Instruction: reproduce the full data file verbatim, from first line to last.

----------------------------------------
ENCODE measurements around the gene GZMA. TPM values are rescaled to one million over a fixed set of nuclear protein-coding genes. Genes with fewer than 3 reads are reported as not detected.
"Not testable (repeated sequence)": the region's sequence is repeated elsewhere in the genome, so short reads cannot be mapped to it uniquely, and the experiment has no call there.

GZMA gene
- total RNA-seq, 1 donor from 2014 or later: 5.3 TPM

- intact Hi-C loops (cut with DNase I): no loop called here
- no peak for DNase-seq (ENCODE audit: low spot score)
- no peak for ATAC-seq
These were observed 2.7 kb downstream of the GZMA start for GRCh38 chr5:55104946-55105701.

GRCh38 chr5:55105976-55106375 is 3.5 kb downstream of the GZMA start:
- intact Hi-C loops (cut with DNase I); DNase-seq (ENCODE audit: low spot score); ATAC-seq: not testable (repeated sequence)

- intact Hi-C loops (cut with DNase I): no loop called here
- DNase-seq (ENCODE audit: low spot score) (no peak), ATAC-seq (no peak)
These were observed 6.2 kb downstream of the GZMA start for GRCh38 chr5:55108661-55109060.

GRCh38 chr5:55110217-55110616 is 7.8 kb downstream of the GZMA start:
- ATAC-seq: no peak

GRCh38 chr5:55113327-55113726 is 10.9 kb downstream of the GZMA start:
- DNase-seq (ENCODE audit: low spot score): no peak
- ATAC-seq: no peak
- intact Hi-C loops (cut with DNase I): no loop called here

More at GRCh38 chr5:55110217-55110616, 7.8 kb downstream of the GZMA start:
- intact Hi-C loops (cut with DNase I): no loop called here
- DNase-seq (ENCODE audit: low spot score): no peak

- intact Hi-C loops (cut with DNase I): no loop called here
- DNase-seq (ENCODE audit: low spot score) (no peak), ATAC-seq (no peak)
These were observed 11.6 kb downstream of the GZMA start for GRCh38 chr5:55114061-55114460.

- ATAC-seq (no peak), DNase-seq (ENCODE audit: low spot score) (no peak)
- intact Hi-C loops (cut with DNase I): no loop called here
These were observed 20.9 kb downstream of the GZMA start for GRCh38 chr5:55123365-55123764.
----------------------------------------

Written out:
ENCODE measurements around the gene GZMA. TPM values are rescaled to one million over a fixed set of nuclear protein-coding genes. Genes with fewer than 3 reads are reported as not detected.
"Not testable (repeated sequence)": the region's sequence is repeated elsewhere in the genome, so short reads cannot be mapped to it uniquely, and the experiment has no call there.

GZMA gene
- total RNA-seq, 1 donor from 2014 or later: 5.3 TPM

- intact Hi-C loops (cut with DNase I): no loop called here
- no peak for DNase-seq (ENCODE audit: low spot score)
- no peak for ATAC-seq
These were observed 2.7 kb downstream of the GZMA start for GRCh38 chr5:55104946-55105701.

GRCh38 chr5:55105976-55106375 is 3.5 kb downstream of the GZMA start:
- intact Hi-C loops (cut with DNase I); DNase-seq (ENCODE audit: low spot score); ATAC-seq: not testable (repeated sequence)

- intact Hi-C loops (cut with DNase I): no loop called here
- DNase-seq (ENCODE audit: low spot score) (no peak), ATAC-seq (no peak)
These were observed 6.2 kb downstream of the GZMA start for GRCh38 chr5:55108661-55109060.

GRCh38 chr5:55110217-55110616 is 7.8 kb downstream of the GZMA start:
- ATAC-seq: no peak

GRCh38 chr5:55113327-55113726 is 10.9 kb downstream of the GZMA start:
- DNase-seq (ENCODE audit: low spot score): no peak
- ATAC-seq: no peak
- intact Hi-C loops (cut with DNase I): no loop called here

More at GRCh38 chr5:55110217-55110616, 7.8 kb downstream of the GZMA start:
- intact Hi-C loops (cut with DNase I): no loop called here
- DNase-seq (ENCODE audit: low spot score): no peak

- intact Hi-C loops (cut with DNase I): no loop called here
- DNase-seq (ENCODE audit: low spot score) (no peak), ATAC-seq (no peak)
These were observed 11.6 kb downstream of the GZMA start for GRCh38 chr5:55114061-55114460.

- ATAC-seq (no peak), DNase-seq (ENCODE audit: low spot score) (no peak)
- intact Hi-C loops (cut with DNase I): no loop called here
These were observed 20.9 kb downstream of the GZMA start for GRCh38 chr5:55123365-55123764.